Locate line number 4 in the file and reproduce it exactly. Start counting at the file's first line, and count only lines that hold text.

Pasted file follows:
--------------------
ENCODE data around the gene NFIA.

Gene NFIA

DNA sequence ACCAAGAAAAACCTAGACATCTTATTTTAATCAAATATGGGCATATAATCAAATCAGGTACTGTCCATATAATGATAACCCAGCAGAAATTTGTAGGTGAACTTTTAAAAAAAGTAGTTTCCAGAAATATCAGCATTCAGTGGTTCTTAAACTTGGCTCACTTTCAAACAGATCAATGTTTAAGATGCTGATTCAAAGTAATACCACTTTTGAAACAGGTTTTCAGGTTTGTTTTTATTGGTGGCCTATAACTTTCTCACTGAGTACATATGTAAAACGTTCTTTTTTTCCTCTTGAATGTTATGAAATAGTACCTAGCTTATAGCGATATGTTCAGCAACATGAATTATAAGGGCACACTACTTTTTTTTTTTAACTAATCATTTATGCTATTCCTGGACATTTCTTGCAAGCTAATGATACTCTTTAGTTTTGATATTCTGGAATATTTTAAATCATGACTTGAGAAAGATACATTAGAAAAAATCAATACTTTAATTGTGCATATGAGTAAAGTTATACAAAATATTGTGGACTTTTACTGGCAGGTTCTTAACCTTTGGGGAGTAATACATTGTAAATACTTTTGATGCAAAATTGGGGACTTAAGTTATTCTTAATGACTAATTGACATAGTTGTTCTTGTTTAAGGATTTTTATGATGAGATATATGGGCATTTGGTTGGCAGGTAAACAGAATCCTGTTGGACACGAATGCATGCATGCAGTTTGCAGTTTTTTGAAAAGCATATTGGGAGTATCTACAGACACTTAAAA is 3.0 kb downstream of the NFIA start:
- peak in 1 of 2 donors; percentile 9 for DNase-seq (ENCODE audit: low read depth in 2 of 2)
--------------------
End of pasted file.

- peak in 1 of 2 donors; percentile 9 for DNase-seq (ENCODE audit: low read depth in 2 of 2)